The second round of Austria’s presidential election has finally produced a winner. The international media was captivated by this election thanks to the serious prospect of post-war Europe’s first far-right head of state: the softly-spoken 45-year-old Norbert Hofer MP, candidate of the Freedom Party (FPÖ) once led by the late Jörg Haider.
Yet after the postal votes had been counted, it turned out that Austria had instead picked 72-year-old Alexander van der Bellen, the former chairman of the Green Party, by a razor-thin margin of only 31,026 votes.
The result was welcomed by Austrians who feared an FPÖ president would have tarnished the country’s image, and outsiders who worried that a Hofer victory might encourage their own populists.
Exit polls suggest Hofer’s electoral coalition was disproportionately male, rural, blue-collar, pessimistic about the future, and equipped with only basic or vocational education. By contrast, van der Bellen’s was disproportionately female, urban, and white-collar; his voters were four times more likely than Hofer’s to be graduates, and much more optimistic about their personal future quality of life.
Given these figures, it’s tempting to read the election as a contest between winners and losers of modernisation, and between the candidates’ diametrically opposed views on migrants, asylum seekers, and Austria’s future. But the bigger story, which will have a more enduring impact on the country, is the massive rejection of post-war Austria’s cartel-style politics.
Van der Bellen will be the first president not nominated by the two parties which have governed Austria since 1945: the Social Democratic Party of Austria (SPÖ), and the Austrian People’s Party (ÖVP). Usually running the country as a coalition, they established an intricate system of proportional division of spoils and consensual decision making. To underpin their elite cartel, they built two of the world’s most densely organised political organisations.
For decades, the strategy worked. Their cooperation helped Austria reach some of the highest levels of growth, lowest inflation and lowest unemployment among all the OECD countries, and until the 1990s, the SPÖ and ÖVP regularly shared 90-95% of votes and seats.
But now, the cartel’s sociological rationale for governing Austria has evaporated.
Austrian society is no longer fragmented into subcultures. Partisanship and party membership have plummeted, and voters are much less predisposed to accept a government run by an elite cartel. Dissatisfaction with the two-party system and its much-reduced capacity to deliver the material benefits its clients had come to expect was a major driver behind Haider’s rise in the late 1980s, and his mission to rebrand the FPÖ as a populist party.
The FPÖ has since helped replace Austria’s traditional “vertical” division between social democratic and Catholic-conservative subcultures with a “horizontal” division between the rulers and the ruled.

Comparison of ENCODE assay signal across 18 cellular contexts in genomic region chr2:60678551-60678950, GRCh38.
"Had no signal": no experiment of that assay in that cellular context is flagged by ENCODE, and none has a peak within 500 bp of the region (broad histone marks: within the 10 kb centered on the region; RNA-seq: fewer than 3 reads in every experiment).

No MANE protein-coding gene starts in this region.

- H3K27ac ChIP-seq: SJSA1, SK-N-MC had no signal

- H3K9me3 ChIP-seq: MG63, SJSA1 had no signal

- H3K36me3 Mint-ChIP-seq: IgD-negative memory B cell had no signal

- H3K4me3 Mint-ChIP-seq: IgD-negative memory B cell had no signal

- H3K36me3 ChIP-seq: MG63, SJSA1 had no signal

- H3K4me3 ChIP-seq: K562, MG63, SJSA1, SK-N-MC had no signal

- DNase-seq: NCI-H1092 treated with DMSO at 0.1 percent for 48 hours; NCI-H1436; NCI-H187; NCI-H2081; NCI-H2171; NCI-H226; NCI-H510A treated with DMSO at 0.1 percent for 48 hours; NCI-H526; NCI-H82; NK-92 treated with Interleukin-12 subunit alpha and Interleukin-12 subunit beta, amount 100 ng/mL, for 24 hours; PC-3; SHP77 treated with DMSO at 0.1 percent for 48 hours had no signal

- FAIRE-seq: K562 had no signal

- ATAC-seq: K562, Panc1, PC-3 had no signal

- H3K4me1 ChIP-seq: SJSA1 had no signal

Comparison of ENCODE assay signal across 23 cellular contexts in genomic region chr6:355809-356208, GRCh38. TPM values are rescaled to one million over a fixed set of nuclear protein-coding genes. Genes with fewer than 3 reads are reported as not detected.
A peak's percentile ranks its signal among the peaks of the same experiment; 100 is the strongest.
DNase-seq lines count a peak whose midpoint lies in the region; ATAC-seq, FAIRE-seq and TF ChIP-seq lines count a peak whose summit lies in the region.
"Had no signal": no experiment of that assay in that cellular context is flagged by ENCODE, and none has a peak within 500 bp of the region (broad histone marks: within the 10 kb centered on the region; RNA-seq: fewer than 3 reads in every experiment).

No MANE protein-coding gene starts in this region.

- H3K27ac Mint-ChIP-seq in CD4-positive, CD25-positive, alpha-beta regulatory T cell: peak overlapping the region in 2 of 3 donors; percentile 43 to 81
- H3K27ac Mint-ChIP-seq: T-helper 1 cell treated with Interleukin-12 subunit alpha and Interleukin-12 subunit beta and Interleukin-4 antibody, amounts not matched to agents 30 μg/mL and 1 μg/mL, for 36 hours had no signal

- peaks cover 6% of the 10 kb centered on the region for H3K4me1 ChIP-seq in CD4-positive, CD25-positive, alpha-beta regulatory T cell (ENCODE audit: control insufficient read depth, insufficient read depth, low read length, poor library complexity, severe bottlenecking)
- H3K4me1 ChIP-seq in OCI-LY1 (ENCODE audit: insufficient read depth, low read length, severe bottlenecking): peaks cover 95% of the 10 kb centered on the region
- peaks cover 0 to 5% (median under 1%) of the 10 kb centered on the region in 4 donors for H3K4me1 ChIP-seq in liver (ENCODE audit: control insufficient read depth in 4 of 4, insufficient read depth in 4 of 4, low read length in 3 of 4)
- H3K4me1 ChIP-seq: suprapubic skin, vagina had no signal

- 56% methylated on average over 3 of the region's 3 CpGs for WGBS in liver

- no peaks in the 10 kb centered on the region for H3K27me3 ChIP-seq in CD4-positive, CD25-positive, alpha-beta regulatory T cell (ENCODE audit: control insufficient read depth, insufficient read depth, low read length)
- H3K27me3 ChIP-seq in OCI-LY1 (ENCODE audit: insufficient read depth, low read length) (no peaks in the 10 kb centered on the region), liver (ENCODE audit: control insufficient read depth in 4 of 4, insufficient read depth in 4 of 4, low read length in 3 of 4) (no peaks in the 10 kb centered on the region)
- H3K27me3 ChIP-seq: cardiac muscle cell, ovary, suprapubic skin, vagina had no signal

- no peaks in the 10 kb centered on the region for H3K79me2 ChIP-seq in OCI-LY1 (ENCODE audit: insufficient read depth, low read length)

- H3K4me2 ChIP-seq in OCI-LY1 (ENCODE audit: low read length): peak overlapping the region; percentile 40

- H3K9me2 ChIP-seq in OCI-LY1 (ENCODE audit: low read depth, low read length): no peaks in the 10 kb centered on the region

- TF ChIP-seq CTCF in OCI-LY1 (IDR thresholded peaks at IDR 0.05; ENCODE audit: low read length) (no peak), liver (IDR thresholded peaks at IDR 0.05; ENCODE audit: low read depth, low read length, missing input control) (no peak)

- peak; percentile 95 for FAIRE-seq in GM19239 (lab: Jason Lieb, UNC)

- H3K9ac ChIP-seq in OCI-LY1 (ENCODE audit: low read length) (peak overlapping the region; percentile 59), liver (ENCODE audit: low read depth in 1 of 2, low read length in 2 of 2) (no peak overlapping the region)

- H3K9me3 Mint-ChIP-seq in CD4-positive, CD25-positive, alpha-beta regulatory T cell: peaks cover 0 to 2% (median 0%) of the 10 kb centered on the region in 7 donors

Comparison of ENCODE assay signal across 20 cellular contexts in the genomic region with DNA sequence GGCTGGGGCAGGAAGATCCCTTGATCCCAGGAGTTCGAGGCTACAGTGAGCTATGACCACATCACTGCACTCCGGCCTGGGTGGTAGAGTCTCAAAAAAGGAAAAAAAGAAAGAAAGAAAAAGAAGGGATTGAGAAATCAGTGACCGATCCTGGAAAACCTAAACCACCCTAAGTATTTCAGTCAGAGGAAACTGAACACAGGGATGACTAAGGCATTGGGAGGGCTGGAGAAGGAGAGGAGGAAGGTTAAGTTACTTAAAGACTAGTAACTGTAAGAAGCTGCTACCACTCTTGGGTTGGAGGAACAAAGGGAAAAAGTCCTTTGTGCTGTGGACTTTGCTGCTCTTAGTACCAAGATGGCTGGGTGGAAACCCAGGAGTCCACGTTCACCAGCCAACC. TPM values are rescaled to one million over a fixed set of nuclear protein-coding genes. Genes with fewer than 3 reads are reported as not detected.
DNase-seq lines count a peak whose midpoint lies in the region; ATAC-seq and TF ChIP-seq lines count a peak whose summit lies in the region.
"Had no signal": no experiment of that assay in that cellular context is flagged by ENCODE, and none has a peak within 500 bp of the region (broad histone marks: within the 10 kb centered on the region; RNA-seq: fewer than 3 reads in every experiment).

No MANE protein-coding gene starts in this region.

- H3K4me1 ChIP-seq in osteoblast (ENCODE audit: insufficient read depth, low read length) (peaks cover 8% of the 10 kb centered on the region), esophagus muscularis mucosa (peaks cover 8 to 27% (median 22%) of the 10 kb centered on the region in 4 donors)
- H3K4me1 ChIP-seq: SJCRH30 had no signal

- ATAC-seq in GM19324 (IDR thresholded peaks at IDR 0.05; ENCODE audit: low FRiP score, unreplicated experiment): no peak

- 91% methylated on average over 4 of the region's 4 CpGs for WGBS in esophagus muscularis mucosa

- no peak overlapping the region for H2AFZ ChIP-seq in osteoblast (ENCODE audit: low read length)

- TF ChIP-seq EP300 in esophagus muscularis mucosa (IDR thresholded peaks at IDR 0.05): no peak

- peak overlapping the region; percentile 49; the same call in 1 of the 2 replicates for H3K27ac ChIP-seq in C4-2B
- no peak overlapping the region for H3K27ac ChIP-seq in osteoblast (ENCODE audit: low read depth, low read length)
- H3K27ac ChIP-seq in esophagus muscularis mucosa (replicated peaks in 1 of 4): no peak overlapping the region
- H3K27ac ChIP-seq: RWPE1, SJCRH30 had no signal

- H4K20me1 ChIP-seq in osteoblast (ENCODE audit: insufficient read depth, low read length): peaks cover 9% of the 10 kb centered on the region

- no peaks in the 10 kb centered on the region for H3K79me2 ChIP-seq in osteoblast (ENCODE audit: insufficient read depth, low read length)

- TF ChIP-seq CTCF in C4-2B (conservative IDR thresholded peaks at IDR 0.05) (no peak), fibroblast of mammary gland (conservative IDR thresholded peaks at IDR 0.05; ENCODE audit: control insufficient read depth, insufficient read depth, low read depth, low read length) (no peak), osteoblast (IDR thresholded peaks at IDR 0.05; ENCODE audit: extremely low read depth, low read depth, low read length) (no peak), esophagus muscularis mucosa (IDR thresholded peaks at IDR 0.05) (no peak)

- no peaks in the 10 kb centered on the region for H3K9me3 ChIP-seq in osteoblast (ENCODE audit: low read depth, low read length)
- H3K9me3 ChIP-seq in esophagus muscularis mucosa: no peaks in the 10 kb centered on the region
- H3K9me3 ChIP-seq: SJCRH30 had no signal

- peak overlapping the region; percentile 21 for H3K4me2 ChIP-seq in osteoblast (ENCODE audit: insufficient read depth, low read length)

The SPÖ and ÖVP’s combined electoral support has shrunk accordingly: at the 2013 general election, it stood at only just over 50% of the vote, and it’s been even lower in some subsequent opinion polls, which have regularly been led by the FPÖ – often by a 10-point margin. Most observers predict the SPÖ and ÖVP will fail to win even a plurality of votes at the next general election, due in 2018.
The most successful claimant to the role of “tribune of the people” is currently Heinz-Christian Strache, who has led the FPÖ since 2005. He has successfully exploited the eurozone’s sovereign debt crisis to stir up populist anger, and in the last 12 months, has made hay of the migrant and refugee crisis. These topics have come to dominate Austrian politics, and public opinion on them is increasingly polarised.
But just as a Hofer victory would not have marked a dramatic shift to the right, so van der Bellen’s does not denote a dramatic swing to the left. Instead, the election signals growing polarisation and a further hollowing out of the political centre long occupied by the SPÖ and ÖVP. With a swelling majority of voters angry at or disappointed by politics, the governing parties will struggle to stop their steady decay.
The scale of the shift is remarkable. Hofer and van der Bellen both captured by far the highest vote shares their respective parties have ever achieved. This will greatly boost parties’ legitimacy. In the second round of the presidential vote, well over half of voters chose a Green or FPÖ candidate for the first time – and in the first round, the SPÖ and ÖVP candidates each received a derisory 11%.
Two weeks after that humiliation, Werner Faymann resigned as both SPÖ chairman and chancellor, not just because of the result, but because he was unable to resolve growing internal conflict over migration policy and whether to maintain the formal policy of not co-operating with the FPÖ.
The unpopular chancellor’s resignation arguably helped tip the election’s balance against Hofer. Its timing meant his replacement, Christian Kern, was selected and sworn in by the outgoing president rather than a new one – greatly reducing the risk of a President Hofer dismissing the moderate government, as he had threatened.
Be that as it may, it remains to be seen if Kern can revitalise the demoralised and divided SPÖ. He urgently needs to raise the coalition’s spirits and end its incessant squabbling and immobility. Should he fail, the next general election could see the FPÖ re-enter government, which could be the fatal blow to Austria’s cartelised political system.
Throughout his campaign, van der Bellen said if elected president, he would refuse to swear in an FPÖ Chancellor. But delivering on that would be tough if an FPÖ-led coalition assembles a parliamentary majority – and for his part, Hofer has already suggested he might stand again at the next presidential election. Austria’s political upheaval seems guaranteed to continue.